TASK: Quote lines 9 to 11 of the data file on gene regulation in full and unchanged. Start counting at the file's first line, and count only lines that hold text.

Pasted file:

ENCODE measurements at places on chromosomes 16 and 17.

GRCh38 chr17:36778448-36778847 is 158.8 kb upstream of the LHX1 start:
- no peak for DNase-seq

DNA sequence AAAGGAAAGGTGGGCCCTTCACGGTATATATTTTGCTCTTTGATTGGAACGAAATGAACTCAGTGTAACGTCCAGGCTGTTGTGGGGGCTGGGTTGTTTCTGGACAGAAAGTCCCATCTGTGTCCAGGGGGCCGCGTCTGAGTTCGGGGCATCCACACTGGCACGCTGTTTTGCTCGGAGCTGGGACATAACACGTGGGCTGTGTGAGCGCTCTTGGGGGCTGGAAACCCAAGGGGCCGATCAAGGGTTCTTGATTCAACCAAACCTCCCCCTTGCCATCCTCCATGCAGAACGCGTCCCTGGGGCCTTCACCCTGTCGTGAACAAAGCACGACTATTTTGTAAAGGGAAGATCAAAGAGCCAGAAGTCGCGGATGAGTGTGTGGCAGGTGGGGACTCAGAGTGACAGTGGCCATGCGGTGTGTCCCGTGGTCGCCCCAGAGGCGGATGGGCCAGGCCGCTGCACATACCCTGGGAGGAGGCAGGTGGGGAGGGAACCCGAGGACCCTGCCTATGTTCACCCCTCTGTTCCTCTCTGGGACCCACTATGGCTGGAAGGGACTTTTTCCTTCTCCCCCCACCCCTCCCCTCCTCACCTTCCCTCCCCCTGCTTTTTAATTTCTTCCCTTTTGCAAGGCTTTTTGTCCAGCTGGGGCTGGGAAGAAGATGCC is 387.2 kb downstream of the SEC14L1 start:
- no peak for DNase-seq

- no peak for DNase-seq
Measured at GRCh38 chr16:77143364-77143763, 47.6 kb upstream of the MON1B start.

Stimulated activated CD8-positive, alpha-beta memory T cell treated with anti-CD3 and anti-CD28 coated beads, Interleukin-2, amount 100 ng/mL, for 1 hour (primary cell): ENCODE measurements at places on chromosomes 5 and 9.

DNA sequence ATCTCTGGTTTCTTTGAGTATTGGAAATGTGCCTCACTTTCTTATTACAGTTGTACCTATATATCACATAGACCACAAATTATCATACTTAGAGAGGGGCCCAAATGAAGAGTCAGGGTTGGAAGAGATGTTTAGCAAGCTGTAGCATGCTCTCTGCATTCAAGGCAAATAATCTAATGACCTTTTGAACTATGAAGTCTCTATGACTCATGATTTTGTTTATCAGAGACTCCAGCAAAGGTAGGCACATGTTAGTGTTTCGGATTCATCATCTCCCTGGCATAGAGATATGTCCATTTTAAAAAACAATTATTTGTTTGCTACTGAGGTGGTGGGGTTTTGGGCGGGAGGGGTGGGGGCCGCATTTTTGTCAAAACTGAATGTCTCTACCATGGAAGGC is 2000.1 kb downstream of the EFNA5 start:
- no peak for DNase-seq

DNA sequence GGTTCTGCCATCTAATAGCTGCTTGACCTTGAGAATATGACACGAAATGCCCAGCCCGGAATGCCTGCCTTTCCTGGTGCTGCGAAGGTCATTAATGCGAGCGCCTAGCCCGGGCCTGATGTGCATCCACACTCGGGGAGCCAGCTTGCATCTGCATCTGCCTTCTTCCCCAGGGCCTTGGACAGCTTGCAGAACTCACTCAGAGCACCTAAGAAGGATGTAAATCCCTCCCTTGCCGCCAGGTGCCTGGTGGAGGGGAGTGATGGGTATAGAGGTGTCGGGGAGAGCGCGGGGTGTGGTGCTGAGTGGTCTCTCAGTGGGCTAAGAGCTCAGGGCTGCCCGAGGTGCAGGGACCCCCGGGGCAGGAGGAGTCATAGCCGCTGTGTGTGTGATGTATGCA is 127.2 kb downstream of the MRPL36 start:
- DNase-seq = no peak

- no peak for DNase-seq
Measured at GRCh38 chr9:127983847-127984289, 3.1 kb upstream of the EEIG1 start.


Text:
DNA sequence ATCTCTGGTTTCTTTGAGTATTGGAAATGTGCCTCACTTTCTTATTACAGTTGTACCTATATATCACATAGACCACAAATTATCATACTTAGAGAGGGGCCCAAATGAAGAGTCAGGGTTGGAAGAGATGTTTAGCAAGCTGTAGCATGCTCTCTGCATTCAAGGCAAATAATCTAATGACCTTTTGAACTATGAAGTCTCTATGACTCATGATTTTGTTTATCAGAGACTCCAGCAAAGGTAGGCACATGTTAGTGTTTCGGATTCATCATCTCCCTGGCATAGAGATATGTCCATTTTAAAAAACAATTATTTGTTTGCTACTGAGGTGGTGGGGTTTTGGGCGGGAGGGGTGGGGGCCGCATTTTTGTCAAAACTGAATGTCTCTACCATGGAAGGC is 2000.1 kb downstream of the EFNA5 start:
- no peak for DNase-seq

DNA sequence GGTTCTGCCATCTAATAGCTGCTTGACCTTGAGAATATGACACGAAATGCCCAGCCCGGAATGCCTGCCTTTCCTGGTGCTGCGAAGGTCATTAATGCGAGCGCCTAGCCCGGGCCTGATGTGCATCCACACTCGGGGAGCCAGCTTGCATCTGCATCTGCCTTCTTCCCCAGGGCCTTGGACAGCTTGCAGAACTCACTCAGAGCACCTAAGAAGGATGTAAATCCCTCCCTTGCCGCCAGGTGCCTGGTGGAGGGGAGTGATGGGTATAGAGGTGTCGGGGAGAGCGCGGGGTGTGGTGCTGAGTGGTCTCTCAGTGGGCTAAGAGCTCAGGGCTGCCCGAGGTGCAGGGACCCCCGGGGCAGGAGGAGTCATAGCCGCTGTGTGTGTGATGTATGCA is 127.2 kb downstream of the MRPL36 start: